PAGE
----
As all “impact (a.k.a. expediency) driven” engineering team goes, our cloud provider acknowledges “post-processing” life cycle hooks are the right problem to solve, but offered hacks inside their custom serving handler as the solution anyway.

Our response? Screw you. We moved up one level in our stack and implemented the post-processing logic in the Generative AI (GenAI) Gateway layer, hoping our provider eventually turn around implementing those lifecycle hooks so we can rip the post-processing logic out of the gateway and put them back where they belong: the LLM endpoint.

Solution posed as problem

On my first day of work at a health insurance company I was pulled into a meeting titled “Segmentation collision avoidance”. Let’s unpack before we continue with our story:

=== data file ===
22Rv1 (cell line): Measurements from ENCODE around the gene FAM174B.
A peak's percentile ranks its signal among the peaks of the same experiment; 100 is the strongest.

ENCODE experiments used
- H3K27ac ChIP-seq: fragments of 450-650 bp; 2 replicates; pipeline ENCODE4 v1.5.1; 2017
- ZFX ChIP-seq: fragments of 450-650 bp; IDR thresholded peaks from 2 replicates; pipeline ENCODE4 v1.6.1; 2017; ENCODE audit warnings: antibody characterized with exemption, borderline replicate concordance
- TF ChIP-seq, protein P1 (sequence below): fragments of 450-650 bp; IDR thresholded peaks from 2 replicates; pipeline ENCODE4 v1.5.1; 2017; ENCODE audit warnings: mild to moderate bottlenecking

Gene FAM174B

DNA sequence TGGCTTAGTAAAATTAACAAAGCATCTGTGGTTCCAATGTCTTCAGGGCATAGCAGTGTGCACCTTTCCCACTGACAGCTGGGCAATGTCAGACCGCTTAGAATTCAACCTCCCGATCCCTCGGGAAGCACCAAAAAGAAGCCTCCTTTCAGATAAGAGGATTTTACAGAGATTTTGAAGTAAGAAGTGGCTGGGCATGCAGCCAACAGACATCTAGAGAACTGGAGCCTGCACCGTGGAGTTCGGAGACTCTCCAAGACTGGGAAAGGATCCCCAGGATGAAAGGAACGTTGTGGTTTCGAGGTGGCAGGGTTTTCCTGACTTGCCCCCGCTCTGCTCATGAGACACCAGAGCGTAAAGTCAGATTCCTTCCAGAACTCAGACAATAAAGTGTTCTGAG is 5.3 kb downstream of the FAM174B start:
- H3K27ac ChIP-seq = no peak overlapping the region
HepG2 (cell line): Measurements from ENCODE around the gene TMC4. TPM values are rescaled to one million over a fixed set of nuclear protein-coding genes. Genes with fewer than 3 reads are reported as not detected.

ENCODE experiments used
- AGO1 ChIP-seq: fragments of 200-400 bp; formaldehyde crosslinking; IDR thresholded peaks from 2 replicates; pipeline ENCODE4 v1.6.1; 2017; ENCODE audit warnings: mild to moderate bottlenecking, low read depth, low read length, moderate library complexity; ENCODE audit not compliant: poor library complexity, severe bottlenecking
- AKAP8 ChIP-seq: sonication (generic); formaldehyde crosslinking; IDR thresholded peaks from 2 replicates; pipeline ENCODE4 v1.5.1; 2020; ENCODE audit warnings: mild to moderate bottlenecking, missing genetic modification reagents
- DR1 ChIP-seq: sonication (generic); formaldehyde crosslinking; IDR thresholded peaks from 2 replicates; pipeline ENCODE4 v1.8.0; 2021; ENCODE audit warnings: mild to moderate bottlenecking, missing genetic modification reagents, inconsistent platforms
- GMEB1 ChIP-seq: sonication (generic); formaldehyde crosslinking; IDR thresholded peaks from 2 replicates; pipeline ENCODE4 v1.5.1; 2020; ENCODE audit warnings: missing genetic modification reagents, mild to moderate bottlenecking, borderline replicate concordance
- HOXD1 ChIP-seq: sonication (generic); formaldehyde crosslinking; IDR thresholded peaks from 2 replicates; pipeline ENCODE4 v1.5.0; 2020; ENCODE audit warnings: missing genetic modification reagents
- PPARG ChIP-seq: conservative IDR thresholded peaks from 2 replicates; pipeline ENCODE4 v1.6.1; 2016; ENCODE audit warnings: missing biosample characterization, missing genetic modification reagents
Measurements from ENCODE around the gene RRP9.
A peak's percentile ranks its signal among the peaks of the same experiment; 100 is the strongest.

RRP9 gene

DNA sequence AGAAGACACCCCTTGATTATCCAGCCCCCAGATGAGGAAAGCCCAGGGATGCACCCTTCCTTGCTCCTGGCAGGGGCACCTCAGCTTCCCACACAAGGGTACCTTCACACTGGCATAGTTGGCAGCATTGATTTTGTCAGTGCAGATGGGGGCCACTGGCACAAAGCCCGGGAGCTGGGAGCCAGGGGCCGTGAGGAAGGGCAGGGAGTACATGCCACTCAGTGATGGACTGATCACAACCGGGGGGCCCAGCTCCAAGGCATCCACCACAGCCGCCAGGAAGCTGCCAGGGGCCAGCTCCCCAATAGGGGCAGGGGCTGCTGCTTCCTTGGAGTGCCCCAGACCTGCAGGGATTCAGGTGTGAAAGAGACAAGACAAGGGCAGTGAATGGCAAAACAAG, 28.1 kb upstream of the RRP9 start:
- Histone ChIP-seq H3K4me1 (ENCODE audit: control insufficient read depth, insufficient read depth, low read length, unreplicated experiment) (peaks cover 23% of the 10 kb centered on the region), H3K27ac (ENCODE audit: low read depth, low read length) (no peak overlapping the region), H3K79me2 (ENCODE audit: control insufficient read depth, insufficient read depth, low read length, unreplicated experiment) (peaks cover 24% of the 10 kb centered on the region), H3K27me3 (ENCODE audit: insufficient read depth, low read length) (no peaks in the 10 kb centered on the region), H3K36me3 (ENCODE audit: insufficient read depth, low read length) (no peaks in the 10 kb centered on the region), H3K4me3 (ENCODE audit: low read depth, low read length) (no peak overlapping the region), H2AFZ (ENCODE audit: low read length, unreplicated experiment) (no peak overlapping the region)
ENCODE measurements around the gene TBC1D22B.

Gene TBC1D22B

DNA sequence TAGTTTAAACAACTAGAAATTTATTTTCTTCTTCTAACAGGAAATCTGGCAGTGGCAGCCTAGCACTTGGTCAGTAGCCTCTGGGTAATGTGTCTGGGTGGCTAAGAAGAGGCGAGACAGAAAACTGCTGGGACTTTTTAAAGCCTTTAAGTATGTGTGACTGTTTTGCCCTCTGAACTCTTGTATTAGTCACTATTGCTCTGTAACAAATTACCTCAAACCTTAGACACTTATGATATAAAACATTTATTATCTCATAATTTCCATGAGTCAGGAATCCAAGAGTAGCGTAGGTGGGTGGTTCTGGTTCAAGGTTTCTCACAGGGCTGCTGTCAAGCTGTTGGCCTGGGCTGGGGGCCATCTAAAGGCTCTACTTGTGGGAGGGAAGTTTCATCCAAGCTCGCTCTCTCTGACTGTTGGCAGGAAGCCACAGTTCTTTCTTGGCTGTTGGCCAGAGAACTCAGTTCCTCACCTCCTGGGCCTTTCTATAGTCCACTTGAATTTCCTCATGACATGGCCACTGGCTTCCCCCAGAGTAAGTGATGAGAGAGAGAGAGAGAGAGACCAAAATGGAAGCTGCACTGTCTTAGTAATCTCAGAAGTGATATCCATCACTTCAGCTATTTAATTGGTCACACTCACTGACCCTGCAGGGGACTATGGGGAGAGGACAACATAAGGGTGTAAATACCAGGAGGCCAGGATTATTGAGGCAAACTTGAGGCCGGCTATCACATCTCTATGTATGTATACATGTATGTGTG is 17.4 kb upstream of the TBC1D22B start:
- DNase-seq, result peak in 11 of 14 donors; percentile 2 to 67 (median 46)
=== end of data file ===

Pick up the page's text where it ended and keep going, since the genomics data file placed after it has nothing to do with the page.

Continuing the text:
• Segmentation. Our medical business unit instituted various patient outreach programs for different patient groups: those with high total cost, high risk for a specific costly disease, low medication adherence… each identified by an AI/ML segmentation model.
  • Collision. When a patient is simultaneously identified by multiple segmentation models, redundant and (from the patient’s point of view) annoying outreach actions would be triggered: the patient would receive a USPS mail on medication adherence at the end of the day, get a phone call in the morning the next day, followed by a nurse visit in the afternoon on the same day. Not to mention other outreach channels such as email and text messages.
  • Avoidance. The medical team asked us to adjust the decision threshold of various segmentation models to avoid the repeated outreach actions.